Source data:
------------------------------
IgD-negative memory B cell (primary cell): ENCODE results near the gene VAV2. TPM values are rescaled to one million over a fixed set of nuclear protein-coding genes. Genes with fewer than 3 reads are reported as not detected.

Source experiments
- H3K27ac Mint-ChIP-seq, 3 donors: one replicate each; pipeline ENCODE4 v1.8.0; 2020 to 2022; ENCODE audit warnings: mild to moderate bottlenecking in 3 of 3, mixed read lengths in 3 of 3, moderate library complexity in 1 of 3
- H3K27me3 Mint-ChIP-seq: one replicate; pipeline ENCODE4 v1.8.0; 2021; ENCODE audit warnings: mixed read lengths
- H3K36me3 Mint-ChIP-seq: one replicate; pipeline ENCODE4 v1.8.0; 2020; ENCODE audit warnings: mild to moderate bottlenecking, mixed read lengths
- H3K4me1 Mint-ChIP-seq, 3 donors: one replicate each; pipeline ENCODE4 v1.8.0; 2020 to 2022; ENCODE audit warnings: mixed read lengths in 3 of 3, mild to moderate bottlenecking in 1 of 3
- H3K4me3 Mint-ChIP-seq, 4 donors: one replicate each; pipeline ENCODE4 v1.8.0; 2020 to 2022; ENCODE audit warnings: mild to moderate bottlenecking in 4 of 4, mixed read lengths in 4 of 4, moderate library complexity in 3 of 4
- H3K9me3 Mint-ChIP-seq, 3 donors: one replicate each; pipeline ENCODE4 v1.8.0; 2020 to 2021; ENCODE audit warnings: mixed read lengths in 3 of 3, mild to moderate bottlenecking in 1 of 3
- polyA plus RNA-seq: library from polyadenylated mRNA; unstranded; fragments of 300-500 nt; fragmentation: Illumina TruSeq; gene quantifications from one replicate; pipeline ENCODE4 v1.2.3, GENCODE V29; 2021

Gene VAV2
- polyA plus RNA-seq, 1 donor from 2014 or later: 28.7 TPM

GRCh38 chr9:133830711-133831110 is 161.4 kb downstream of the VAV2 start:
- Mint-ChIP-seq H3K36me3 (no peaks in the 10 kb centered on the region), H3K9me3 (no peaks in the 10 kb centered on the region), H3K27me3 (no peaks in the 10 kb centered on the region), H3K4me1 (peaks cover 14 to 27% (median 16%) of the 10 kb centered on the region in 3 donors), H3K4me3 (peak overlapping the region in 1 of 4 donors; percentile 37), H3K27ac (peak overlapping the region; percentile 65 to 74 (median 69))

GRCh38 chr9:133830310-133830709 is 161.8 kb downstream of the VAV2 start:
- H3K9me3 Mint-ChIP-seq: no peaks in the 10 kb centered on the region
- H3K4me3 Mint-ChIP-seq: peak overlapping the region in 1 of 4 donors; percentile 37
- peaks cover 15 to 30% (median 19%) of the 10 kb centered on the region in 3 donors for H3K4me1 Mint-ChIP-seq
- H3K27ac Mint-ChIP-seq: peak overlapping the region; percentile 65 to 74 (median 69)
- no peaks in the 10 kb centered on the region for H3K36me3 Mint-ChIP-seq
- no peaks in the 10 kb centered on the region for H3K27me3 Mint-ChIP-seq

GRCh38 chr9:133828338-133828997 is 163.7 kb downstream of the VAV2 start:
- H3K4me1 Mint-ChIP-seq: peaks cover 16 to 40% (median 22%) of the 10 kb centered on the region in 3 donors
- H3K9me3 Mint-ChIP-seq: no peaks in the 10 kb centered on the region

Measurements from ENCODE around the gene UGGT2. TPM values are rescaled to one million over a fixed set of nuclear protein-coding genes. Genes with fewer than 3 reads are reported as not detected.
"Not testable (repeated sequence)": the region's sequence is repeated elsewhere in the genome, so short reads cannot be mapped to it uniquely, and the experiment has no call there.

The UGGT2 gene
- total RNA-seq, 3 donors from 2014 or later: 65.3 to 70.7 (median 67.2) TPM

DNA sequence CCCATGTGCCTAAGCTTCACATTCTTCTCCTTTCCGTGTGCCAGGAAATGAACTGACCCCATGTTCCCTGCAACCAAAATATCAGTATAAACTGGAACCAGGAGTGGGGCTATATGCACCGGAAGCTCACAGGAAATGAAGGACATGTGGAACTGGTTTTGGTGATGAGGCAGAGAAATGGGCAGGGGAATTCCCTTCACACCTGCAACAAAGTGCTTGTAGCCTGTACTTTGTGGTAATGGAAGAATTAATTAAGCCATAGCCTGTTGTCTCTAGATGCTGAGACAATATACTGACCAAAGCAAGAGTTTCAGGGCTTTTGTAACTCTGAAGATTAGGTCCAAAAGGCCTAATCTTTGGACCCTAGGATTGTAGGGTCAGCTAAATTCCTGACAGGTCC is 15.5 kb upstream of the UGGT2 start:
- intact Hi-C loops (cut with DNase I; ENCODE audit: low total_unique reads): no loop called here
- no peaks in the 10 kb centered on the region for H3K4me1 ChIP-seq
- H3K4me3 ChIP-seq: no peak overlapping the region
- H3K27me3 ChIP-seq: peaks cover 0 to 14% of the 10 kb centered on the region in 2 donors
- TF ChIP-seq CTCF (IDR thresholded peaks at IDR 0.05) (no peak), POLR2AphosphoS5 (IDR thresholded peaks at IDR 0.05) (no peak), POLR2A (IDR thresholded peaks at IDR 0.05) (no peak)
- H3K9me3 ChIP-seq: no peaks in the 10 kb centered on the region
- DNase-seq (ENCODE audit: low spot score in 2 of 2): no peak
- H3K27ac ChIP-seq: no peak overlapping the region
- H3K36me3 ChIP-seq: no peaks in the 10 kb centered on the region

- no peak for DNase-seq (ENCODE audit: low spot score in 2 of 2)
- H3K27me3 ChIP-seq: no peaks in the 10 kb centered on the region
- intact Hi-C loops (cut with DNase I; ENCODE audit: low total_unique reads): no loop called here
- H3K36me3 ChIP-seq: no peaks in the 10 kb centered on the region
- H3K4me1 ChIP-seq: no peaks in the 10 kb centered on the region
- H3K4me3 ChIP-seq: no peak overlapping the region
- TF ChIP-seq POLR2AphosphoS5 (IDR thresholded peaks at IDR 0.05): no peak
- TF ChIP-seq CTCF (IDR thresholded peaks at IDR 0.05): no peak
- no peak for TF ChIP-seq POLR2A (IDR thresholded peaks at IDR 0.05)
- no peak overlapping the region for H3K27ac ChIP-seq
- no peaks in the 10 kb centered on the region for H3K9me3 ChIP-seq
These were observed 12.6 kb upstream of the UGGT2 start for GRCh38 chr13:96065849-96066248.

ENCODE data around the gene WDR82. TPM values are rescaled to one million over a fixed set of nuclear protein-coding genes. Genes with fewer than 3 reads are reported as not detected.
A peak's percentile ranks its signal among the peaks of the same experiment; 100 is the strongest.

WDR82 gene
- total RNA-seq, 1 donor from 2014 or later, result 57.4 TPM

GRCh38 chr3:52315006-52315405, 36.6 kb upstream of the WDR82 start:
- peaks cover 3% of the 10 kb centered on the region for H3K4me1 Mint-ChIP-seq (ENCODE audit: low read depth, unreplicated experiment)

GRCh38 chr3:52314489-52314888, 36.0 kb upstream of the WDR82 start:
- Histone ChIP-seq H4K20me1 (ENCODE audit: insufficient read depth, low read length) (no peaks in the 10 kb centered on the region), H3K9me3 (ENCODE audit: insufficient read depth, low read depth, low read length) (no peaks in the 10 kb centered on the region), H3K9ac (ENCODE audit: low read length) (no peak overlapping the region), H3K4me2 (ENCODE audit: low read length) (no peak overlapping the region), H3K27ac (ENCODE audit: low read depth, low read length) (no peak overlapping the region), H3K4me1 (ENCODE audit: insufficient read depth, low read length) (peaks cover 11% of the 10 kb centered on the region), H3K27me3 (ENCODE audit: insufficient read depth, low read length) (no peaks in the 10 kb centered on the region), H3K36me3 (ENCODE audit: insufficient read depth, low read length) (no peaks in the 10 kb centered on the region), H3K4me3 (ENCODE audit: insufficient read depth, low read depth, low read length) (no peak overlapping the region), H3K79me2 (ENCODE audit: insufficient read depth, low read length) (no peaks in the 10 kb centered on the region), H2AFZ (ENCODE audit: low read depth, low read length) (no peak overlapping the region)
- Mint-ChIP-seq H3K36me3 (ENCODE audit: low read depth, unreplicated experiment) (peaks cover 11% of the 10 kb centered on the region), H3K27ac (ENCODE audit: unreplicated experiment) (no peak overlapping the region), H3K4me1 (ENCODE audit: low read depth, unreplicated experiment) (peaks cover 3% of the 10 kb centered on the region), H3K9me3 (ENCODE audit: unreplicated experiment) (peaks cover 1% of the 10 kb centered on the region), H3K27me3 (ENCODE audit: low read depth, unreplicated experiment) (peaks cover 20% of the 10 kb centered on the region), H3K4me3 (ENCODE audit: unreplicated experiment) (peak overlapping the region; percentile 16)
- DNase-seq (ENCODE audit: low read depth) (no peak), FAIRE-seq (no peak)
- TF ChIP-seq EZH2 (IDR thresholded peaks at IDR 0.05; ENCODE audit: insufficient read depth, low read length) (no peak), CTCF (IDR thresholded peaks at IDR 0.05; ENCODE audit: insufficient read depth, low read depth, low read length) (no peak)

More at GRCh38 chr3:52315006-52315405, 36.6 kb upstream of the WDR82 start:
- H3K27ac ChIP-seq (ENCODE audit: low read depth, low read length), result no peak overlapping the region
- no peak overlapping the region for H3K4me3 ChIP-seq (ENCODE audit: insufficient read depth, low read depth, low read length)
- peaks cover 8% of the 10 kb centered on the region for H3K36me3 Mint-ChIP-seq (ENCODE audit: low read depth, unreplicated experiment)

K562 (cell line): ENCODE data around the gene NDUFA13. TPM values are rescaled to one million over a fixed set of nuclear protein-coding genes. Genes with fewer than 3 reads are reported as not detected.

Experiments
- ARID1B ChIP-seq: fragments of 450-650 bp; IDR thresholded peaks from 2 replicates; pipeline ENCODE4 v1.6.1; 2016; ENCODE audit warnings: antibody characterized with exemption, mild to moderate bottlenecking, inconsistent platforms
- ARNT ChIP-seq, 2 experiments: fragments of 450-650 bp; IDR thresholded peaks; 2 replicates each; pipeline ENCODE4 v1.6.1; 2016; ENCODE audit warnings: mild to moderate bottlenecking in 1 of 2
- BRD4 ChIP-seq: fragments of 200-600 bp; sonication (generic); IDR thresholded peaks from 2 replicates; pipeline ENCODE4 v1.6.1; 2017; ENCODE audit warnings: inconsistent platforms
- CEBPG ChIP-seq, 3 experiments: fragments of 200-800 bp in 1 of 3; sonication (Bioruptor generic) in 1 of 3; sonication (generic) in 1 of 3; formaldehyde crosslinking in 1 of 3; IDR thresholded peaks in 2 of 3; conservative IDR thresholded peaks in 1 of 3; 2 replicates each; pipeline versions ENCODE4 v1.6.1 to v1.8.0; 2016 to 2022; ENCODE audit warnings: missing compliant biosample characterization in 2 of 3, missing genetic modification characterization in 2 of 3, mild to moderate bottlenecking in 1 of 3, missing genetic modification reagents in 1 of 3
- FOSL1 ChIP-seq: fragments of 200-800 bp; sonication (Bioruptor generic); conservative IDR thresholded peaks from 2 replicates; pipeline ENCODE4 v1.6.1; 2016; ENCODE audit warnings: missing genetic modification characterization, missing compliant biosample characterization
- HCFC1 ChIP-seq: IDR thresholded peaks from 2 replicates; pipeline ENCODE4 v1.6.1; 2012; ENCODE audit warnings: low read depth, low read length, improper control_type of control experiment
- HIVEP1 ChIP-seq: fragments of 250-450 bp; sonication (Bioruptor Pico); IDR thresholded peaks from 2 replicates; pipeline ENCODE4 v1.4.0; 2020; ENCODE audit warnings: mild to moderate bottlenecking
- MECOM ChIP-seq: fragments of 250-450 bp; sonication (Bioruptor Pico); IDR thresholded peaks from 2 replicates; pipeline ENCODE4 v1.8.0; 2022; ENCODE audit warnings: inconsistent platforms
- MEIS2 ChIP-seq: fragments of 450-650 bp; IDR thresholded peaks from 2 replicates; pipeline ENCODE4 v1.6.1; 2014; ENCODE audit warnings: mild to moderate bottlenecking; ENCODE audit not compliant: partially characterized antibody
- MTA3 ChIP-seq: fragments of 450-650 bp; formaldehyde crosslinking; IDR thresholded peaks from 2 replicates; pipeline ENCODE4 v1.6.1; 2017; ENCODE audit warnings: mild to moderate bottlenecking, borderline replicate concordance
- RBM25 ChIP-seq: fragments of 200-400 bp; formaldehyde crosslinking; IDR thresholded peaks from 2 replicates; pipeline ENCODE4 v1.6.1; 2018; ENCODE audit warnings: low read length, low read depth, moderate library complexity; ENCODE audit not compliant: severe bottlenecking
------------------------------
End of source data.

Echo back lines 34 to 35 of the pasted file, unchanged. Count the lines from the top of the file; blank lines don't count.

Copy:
- H3K9me3 ChIP-seq: no peaks in the 10 kb centered on the region
- DNase-seq (ENCODE audit: low spot score in 2 of 2): no peak